So the space of a priori possible $U(3)$ matrices $V$ is 9-real-dimensional. However, the phase redefinition leads to identifications in this 9-dimensional space in such a way that each element is identified with a 5-dimensional space of physically equivalent values of the matrix $V$. Now, subtract $$ 9 - 5 = 4$$ and you see that the space of physically inequivalent matrices $V$ or the space of "equivalence classes" is 4-dimensional. If we got 3, it would probably mean that the matrix can be made real, an element of $SO(3)$, a 3-dimensional rotation, which depends on 3 angles. However, we obtained 4 parameters which means that we can't bring the general $U(3)$ matrix $V$ into a real form by the redefinition of phases of the six ket vectors.

It means that the most general matrix $V$ must still be allowed to be a complex matrix and there's no way to make the entries real without changing the physics. Now, there are various ways to parameterize the most general matrix $V$. One of the entries may be made $r\exp(i\delta_{CP})$ where the exponential is the CP-violating phase.

If you repeated the same exercise with 2 generations and not just 4, you would find out that the redefinition of the 4 (or 3) phases of the ket vectors for the quarks is enough to bring a general $U(2)$ matrix into the real form, i.e. into an element of $SO(2)$, and there would be no CP-violation. It's because a $U(2)$ matrix has $4$ real parameters and 3 of them may be redefined away by the phases, so the difference is just the single 1 angle in $SO(2)$. So three generations are the minimum number that allows CP-violation.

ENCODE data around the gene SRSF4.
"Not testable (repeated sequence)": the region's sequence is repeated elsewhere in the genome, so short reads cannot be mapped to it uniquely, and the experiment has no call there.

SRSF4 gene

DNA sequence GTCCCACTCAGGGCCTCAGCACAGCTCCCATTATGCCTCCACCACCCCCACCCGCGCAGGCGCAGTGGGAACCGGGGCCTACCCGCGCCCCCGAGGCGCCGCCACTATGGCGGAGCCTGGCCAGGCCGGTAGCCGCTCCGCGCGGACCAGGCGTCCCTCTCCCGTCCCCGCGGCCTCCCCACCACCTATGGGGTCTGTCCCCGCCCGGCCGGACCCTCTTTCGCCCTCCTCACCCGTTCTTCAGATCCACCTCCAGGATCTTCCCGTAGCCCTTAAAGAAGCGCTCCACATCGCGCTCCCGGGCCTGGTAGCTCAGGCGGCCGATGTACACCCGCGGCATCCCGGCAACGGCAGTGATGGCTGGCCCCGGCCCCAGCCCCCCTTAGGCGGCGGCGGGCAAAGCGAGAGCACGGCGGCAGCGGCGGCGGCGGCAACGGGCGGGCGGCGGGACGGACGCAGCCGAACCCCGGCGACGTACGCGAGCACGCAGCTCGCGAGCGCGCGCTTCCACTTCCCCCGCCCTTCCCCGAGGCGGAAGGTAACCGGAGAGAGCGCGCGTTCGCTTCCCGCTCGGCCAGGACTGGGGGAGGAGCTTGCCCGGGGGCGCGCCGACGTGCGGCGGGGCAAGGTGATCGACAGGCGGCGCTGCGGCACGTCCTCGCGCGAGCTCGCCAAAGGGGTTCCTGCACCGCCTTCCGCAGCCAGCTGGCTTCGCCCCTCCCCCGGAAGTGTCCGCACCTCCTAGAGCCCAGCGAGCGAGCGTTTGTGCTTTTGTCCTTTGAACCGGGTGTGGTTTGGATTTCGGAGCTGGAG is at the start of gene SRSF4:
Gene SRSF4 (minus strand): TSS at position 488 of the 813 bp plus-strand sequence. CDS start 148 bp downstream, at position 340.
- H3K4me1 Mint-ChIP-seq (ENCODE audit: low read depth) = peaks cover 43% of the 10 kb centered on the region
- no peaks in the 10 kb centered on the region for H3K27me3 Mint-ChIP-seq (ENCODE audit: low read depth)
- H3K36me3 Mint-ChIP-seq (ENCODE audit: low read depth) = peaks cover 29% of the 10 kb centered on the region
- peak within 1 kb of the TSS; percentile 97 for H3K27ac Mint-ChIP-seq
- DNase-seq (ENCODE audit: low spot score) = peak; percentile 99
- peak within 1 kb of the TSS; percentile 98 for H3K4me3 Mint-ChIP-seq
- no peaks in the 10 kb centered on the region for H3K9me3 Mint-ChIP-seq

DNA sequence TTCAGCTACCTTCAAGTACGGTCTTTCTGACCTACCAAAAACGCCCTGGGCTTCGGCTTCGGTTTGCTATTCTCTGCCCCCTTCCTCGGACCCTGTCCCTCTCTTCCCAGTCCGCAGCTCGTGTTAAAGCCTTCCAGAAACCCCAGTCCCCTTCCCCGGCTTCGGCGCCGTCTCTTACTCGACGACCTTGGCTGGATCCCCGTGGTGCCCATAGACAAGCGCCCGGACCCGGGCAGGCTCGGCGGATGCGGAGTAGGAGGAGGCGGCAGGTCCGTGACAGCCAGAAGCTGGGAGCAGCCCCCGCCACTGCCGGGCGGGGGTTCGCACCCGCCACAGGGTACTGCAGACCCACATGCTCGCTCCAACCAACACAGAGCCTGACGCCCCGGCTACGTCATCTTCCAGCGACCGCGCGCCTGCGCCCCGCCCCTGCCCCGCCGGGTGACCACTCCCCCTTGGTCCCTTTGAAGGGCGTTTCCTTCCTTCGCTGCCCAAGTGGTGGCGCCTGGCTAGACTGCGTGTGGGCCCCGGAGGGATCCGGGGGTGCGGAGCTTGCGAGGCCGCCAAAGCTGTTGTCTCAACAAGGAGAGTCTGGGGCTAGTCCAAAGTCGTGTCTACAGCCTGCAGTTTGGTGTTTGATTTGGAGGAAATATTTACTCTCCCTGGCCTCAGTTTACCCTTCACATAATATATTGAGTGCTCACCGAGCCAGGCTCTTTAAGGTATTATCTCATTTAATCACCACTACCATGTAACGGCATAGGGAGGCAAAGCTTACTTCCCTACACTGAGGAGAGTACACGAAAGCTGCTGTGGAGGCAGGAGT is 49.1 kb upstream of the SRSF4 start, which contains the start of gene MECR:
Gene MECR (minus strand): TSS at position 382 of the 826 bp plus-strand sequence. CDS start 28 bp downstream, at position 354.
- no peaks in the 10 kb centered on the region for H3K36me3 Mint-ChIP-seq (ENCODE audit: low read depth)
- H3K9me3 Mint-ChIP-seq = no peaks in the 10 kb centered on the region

Just to be sure, a complex $V$ causes CP-violation because the CP symmetry kind of complex conjugates the fields in the Lagrangian or, equivalently, the parameters in the mass matrices. So if you calculate some typical "measure of CP-violation", it will depend on the angle $\delta_{CP}$ above.

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As an aside, you can factorize $U$ such that the CP violating component enters proportionally to the $\sin$ of only one of the mixing angles. As such, the small mixing angle of the CKM matrix mean that $\delta_{CP}$ can generate only a small CP violation, in contrast to recently established situation in neutrino mixing where $\theta_{1,3}$ is large enough to allow rather more CP violation. – dmckee Mar 16 '12 at 17:21
nice explanation! – Arnold Neumaier Mar 16 '12 at 18:32
Wow thanks a lot Lumo, did not want to bother You (directly) on TRF with this ..., LOL :-D. This nice and clear step by step explanation is exactly what I needed :-) – Dilaton Mar 16 '12 at 22:14
@dmckee Thanks for this interesting hint, I've heard about the large $\theta_{13}$ and now I better understand what for example is interesting about it. – Dilaton Mar 16 '12 at 22:26
If anyone is still interested in this thread: it seems that OP was asking why nonzero $\delta$ implies CP violation (ie, justify the subscript $CP$ which some people attach to what I'm just calling $\delta$ here). Your last paragraph begins to answer this, but is far from rigorous. I found a decent explanation here:… – Vyassa Baratham May 1 '15 at 1:44